Agencies

[Federal Register Volume 80, Number 214 (Thursday, November 5, 2015)]
[Proposed Rules]
[Pages 68480-68481]
From the Federal Register Online via the Government Publishing Office [www.gpo.gov]
[FR Doc No: 2015-28127]



[[Page 68480]]

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POSTAL REGULATORY COMMISSION

39 CFR Part 3050

[Docket No. RM2016-2; Order No. 2793]


Periodic Reporting

AGENCY: Postal Regulatory Commission.

ACTION: Notice of proposed rulemaking.

-----------------------------------------------------------------------

SUMMARY: The Commission is noticing a recent filing requesting that the 
Commission initiate an informal rulemaking proceeding to consider 
changes to analytical principles relating to periodic reports (Proposal 
One Through Three). The Commission will consider Proposals One and Two 
at this time. Proposal Three will be held in abeyance. This notice 
informs the public of the filing, invites public comment, and takes 
other administrative steps.

DATES: Comments are due: January 20, 2016. Reply Comments are due: 
March 25, 2016.

ADDRESSES: Submit comments electronically via the Commission's Filing 
Online system at http://www.prc.gov. Those who cannot submit comments 
electronically should contact the person identified in the FOR FURTHER 
INFORMATION CONTACT section by telephone for advice on filing 
alternatives.

FOR FURTHER INFORMATION CONTACT: David A. Trissell, General Counsel, at 
202-789-6820.

SUPPLEMENTARY INFORMATION:

Table of Contents

I. Introduction
II. Summary of Proposals
III. Initial Commission Action
IV. Ordering Paragraphs

I. Introduction

    On October 8, 2015, the United Parcel Service, Inc. (UPS) filed a 
petition pursuant to 39 CFR 3050.11 requesting that the Commission 
initiate a rulemaking proceeding in order to consider changes to how 
the Postal Service accounts for the costs of competitive products in 
its periodic reports.\1\ Proposals One, Two, and Three are attached to 
the Petition along with a report created by Dr. Kevin Neels (Dr. 
Neels), an economic consultant, which supports each Proposal. UPS 
concurrently filed a non-public library reference with its Petition.\2\
---------------------------------------------------------------------------

    \1\ Petition of United Parcel Service, Inc. for the Initiation 
of Proceedings to Make Changes to Postal Service Costing 
Methodologies, October 8, 2015 (Petition).
    \2\ Notice of Filing Library Reference UPS-RM2016-2/LR-NP1, 
October 8, 2015.
---------------------------------------------------------------------------

    UPS explains that the Postal Accountability and Enhancement Act 
freed the Postal Service from certain rate-making conditions so that it 
could better compete with private companies in the parcel markets.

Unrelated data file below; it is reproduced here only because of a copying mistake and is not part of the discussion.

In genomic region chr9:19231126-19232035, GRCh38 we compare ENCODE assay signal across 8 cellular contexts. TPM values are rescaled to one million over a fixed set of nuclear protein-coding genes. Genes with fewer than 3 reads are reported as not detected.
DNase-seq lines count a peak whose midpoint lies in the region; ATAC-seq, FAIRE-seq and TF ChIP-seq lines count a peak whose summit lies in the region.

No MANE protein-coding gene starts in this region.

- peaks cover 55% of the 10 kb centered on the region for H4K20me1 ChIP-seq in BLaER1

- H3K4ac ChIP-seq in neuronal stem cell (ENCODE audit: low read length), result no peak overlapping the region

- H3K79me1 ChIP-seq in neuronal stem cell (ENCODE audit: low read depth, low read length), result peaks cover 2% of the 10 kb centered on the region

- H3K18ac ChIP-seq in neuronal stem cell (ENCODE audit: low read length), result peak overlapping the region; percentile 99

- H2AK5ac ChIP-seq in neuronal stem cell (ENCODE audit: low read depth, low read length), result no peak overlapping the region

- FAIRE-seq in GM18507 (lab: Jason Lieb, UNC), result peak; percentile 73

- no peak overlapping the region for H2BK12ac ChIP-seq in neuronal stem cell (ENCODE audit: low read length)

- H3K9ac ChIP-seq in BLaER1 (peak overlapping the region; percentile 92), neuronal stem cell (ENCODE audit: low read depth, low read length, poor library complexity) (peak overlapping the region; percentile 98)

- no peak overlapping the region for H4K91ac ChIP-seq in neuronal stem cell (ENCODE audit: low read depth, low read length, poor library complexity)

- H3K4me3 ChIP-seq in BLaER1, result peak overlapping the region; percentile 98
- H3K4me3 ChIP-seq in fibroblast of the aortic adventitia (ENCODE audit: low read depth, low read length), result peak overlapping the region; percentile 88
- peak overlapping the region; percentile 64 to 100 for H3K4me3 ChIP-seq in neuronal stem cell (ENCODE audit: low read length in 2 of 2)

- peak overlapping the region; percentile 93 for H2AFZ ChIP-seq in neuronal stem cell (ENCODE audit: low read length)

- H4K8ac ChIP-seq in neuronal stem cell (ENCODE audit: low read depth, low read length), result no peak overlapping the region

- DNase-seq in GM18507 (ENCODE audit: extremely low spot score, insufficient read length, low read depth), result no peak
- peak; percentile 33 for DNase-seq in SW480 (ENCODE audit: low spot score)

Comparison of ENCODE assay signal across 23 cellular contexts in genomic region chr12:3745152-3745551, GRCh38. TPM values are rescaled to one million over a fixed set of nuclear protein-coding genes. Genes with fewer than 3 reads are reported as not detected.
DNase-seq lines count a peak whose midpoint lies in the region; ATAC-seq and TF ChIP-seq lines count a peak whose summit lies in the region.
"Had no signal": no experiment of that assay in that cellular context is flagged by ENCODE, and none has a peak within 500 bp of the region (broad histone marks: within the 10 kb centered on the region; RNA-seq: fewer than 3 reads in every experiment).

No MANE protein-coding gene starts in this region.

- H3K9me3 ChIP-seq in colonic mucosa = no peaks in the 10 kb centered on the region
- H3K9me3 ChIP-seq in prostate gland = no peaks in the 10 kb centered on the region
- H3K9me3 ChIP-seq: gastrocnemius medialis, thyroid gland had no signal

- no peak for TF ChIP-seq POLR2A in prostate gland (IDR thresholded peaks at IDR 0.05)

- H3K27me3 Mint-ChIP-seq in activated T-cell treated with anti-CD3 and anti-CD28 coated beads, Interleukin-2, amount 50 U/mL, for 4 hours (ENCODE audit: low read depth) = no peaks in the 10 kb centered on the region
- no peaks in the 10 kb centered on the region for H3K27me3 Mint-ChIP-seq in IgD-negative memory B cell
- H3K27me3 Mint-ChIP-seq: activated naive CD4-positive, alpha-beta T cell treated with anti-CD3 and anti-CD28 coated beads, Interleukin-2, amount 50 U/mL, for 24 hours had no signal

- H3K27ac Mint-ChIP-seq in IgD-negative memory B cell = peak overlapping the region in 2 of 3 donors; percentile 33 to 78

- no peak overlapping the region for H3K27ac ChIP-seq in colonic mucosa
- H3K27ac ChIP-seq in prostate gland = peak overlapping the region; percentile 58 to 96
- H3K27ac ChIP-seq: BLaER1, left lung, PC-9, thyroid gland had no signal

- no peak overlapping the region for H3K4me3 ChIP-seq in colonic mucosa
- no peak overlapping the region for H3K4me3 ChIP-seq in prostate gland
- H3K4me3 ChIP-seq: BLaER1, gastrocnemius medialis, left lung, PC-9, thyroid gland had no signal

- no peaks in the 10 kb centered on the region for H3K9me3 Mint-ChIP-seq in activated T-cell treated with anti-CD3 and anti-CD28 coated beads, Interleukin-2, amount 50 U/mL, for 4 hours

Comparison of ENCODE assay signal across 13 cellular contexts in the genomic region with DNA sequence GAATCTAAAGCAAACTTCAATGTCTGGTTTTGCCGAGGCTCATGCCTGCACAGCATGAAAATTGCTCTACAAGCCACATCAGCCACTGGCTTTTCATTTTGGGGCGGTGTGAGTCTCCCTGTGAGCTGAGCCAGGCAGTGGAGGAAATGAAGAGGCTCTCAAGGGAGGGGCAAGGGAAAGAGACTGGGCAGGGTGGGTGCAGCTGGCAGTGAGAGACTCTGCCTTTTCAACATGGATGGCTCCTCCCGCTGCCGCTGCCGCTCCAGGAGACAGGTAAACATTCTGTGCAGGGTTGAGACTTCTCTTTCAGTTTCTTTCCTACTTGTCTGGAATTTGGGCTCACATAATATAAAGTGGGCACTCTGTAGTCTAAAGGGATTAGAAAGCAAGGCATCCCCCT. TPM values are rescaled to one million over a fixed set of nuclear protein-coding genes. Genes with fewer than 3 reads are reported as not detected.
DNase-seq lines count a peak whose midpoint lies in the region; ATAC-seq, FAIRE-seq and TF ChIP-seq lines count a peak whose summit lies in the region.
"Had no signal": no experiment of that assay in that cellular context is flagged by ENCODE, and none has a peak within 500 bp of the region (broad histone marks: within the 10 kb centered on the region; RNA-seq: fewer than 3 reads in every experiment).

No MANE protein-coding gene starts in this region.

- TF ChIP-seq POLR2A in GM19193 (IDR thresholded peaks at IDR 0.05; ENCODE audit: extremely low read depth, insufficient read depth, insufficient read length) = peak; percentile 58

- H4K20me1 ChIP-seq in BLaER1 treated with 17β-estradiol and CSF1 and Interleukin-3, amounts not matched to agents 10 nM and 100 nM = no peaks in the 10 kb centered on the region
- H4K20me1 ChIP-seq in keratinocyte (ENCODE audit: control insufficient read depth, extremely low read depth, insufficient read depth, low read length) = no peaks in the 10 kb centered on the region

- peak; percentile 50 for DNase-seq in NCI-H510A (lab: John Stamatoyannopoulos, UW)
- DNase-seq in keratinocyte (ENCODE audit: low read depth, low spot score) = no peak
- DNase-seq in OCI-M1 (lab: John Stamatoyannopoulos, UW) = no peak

Petition at 3. UPS notes, however, that when regulated entities such as 
the Postal Service are allowed to compete with private companies, ``the 
regulated entity has a natural incentive to leverage the monopoly 
revenues it is making from sales to its captive customers (here, those 
purchasing letter mail services) to finance the competitive ventures.'' 
Id. at 2. UPS contends that in exchange for new pricing ``freedoms,'' 
and in recognition of the Postal Service's ``inherent incentive'' to 
expand its competitive ventures at the expense of its captive 
customers, Congress mandated that ``the Postal Service could not 
subsidize its expansion into competitive parcel delivery markets with 
revenues it enjoys from the products it sells pursuant to the letter 
monopoly.'' Id. at 3, 4. UPS cites 39 U.S.C. 3633, which prohibits the 
subsidization of competitive products by market dominant products; 
requires that each competitive product cover its own attributable 
costs; and mandates that competitive products collectively cover an 
appropriate share of the Postal Service's institutional costs.\3\
---------------------------------------------------------------------------

    \3\ Id. at 4-5. See also 39 U.S.C. 3633(a).
---------------------------------------------------------------------------

    UPS states that it is filing this Petition after an ``exhaustive 
analysis'' of the Postal Service's cost methodologies. Id. at 5. UPS 
asserts that its analysis reveals that the Postal Service is ``failing 
to ensure that its competitive products business is recovering all 
costs fairly attributable to that business'' and that the Postal 
Service ``is not accounting fully for the true costs'' of its 
competitive products. Id. at 5-6. UPS states that its analysis shows 
the Postal Service is misclassifying a significant amount of variable 
costs; \4\ therefore, ``competitive products are not bearing the full 
scope of the variable costs attributable to them.'' Id. at 7. 
Accordingly, UPS presents three proposals to change the Postal 
Service's current costing methodologies. Id. at 1.
---------------------------------------------------------------------------

    \4\ The term variable cost is a relatively new term for 
Commission proceedings. It is not the same as volume variable cost, 
which is based on marginal cost. Each piece of mail that enters the 
postal system imposes an additional cost. As mail pieces continue to 
be entered into the postal system, these additional costs increase 
in total. Thus these costs vary with volume. The cost imposed on the 
postal system by the last piece entered into the system is the 
marginal cost. The additional costs imposed by previous pieces 
entered into the postal system are called inframarginal costs. The 
sum of all of these additional costs, including the cost of the last 
piece, is called variable costs.
---------------------------------------------------------------------------

    In Proposal One, UPS recommends that the Postal Service incorporate 
all the variable costs, including the inframarginal costs attributable 
to individual products.\5\ In Proposal Two, UPS recommends that certain